EDEN PRAIRIE, Minn. As the Minnesota Vikings season nosedived last year, a lot of the blame was placed on a historically bad secondary, which allowed a 107.6 quarterback rating, the second highest mark in NFL history.
Injuries and an overall lack of competency were common themes as Minnesota led the league with 34 passing touchdowns allowed, while tying a league-low with eight interceptions. Opposing quarterbacks completed 68.2 percent of their passes, the second-highest total in the league.
The Vikings turnaround this season, recovering from last year's 3-13 record to go 3-1 and lead the NFC North prior to Monday night's game, starts with a renewed vigor on defense, especially from the secondary.
"When you've got the tools to work with in the secondary, your game plan can be executed, your goals can be accomplished," coach Leslie Frazier said. "We're better in the secondary than we have been in the past. We made some plays yesterday on a couple of balls that I don't know a year ago if we would have made those plays. I think a combination of having better talent along with guys understanding what's being asked of them."
Last season, Detroit Lions quarterback Matthew Stafford enjoyed his two games against Minnesota's secondary, throwing for 605 yards, a 69.3 completion rate and four touchdowns without an interception in a pair of wins. Stafford, directing the league's top passing offense this year, was 30 for 51, passing for 319 yards in Sunday's win by the Vikings. He was sacked five times and didn't throw a touchdown.
Minnesota also held All-Pro receiver Calvin Johnson to five catches for 54 yards.
The secondary received an infusion this offseason, with Antoine Winfield and Chris Cook returning to the lineup after each missed most of last year. Safety Harrison Smith was drafted in the first round and cornerback Josh Robison was a third-round pick. And, aside from safety Mistral Raymond's ankle injury that will keep him out a few more weeks, the Vikings have been healthy.
There has been more than health and new players that have contributed to the resurgence, especially following the Week 2 loss to the Indianapolis Colts, when the defense struggled in two-minute situations over the first two weeks.
"Just the mentality," linebacker Chad Greenway said of the change the past two weeks. "I think we just sort of set our jaw and just said, 'We're going to be this type of defense and this is what we want to be.' If we're willing to do that we've got to put it on tape. We can't just say it and think it's going to happen, will it to happen, we have to go out there and actually do it. We were able to do those things these last couple of weeks."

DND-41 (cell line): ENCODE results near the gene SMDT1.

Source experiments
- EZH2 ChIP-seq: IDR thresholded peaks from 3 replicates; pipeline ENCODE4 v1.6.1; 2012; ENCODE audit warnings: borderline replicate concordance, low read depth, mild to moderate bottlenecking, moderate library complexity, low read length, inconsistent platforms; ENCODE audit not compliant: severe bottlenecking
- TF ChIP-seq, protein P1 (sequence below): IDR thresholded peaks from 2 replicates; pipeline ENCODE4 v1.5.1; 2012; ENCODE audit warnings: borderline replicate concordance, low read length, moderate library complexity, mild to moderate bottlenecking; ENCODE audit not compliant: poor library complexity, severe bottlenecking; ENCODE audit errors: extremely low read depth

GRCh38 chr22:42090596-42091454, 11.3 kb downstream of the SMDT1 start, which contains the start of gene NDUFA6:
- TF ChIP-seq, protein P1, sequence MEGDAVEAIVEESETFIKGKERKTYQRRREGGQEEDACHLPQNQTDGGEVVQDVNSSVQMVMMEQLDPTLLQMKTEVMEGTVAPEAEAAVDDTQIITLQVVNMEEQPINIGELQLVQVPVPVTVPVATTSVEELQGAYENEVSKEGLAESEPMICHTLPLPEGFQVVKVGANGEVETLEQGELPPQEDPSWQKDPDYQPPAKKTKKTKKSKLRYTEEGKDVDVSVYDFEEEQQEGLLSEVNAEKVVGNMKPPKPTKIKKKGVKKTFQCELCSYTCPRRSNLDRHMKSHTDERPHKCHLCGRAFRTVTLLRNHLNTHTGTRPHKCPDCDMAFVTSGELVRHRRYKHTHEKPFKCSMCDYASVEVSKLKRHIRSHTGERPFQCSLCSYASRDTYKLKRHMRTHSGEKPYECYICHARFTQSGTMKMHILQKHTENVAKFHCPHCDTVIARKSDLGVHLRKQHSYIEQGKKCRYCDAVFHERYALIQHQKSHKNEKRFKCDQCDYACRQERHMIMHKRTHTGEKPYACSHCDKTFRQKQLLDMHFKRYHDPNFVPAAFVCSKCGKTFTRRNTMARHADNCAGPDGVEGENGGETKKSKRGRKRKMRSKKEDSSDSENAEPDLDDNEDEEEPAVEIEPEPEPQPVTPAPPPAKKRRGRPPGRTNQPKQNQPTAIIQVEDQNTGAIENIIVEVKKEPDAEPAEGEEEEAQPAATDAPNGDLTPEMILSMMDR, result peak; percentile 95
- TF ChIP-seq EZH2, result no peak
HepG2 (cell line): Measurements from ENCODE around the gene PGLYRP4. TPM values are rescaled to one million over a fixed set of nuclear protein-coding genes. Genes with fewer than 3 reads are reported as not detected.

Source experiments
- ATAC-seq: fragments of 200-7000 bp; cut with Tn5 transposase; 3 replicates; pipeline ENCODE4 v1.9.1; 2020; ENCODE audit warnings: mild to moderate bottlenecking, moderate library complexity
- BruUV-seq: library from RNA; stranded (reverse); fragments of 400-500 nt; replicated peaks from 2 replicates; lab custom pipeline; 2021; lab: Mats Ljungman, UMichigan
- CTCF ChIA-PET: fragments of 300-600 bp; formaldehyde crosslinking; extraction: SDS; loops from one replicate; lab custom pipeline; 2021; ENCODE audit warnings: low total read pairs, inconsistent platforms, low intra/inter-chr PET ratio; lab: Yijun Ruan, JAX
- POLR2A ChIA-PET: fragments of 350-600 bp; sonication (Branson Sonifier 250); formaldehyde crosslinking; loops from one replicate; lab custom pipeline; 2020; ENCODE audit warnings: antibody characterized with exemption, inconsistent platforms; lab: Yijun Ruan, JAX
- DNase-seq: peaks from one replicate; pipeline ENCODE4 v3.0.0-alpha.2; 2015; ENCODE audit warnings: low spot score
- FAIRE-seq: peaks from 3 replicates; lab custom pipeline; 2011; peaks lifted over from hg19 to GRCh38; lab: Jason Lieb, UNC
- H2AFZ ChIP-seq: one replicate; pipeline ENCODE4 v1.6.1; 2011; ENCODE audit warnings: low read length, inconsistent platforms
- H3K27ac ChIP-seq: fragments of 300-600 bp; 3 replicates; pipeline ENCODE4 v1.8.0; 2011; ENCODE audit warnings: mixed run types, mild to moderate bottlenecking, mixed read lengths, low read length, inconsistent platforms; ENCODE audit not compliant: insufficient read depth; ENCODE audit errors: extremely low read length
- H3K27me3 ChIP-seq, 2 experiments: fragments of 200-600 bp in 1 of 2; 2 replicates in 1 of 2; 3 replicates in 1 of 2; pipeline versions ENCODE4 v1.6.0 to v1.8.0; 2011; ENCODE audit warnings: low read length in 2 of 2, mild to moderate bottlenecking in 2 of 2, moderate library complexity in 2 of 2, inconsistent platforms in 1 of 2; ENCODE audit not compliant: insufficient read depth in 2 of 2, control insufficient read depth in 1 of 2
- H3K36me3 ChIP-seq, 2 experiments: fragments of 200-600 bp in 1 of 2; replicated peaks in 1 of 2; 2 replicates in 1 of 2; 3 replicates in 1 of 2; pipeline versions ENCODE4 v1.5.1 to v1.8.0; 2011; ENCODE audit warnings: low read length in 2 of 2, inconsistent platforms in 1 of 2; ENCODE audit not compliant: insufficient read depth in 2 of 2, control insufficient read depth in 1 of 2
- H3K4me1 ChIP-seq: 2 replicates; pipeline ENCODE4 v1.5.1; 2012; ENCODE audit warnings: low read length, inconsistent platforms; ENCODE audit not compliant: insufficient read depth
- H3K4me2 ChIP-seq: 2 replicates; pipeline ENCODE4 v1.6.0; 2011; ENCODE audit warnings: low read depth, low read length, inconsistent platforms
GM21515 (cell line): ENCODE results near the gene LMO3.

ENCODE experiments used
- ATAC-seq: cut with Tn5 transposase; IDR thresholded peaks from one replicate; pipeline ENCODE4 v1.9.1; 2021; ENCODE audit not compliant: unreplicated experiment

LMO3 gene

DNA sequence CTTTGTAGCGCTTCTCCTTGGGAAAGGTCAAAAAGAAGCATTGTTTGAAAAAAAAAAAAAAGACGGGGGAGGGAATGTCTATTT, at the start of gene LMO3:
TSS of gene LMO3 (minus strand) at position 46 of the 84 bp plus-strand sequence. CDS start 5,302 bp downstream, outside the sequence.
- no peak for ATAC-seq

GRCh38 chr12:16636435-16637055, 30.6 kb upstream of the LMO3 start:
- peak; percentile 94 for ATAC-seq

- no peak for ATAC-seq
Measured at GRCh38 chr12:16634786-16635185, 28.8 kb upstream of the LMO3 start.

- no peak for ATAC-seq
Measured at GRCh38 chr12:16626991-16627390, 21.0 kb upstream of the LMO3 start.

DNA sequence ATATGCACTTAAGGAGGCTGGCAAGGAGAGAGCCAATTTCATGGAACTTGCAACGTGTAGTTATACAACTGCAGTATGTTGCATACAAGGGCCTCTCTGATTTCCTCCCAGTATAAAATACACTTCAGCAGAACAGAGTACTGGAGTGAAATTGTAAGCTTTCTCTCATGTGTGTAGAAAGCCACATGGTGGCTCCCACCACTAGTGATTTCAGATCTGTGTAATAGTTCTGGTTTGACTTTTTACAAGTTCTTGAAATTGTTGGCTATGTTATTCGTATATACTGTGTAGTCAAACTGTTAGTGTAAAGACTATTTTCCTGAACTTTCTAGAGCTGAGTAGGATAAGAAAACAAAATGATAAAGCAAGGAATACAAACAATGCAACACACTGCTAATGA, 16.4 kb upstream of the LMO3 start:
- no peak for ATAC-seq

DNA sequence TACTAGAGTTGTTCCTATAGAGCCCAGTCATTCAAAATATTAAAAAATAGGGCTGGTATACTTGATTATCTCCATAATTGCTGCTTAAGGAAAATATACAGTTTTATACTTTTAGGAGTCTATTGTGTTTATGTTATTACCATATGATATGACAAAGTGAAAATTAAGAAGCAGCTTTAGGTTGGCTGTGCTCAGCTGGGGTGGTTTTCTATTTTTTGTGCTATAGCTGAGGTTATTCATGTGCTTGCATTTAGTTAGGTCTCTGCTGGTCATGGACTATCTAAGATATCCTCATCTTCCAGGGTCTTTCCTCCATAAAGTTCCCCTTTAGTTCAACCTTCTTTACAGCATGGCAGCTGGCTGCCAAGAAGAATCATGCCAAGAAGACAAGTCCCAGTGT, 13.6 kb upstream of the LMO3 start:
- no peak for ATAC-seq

The players have also bought in to new defensive coordinator Alan Williams' style and game plans.
There were reported backlashes with the defensive schemes being run last year by first-year coordinator Fred Pagac and Frazier stepped in and directed the defense for part of the season. This year, the Vikings own a top-10 defense and have allowed the eighth fewest points in the league heading into Monday night.
The secondary, which was Williams specialty coming in after spending the past 10 years as the defensive backs coach in Indianapolis, has given up an average of 228.3 yards-per-game passing as opposed to 251.2 last year. Opponent's quarterback ratings are down to 88.8, which is 16th in the league, and a 62.2 percent completion rate is 15th in the NFL.
Meanwhile, the run defense ranks seventh, allowing 85.3 yards-per-game.
"I think some of it was the mentality," Frazier said. "But also, I think Alan getting in a groove with our players, getting a better understanding or feel for how to utilize some of our players. But, for sure, our players also taking some ownership in some of the things we were trying to do, and really wanting to set the tone as a defense, about how we play."
The two-minute situation in the first two games was alarming, with Minnesota allowing touchdowns on all three of the drives by Jacksonville and Indianapolis in such situations. The 18 points scored, and the yards gained, on those three drives have been the biggest hits to an otherwise stout defense.
Losing the way they did, in the final minutes, to the Colts changed the Vikings, who were determined to not fall into the same pattern they did last season. The difference can be seen on defense the past two weeks. Before last week's effort against the explosive Lions, Minnesota held San Francisco to 280 total yards, 191 in passing and 89 on the ground.
"I think the biggest thing we've done is being more disciplined: executing better, not missing tackles, things like that, just going back to the basics," defensive end Brian Robison said. "There were a lot of things said during that week that needed to be said. Coaches have definitely ramped it up a little bit. Players have ramped it up a little bit. We've been practicing better. There's a whole different morale on this team as far as trying to get the little things done correctly."
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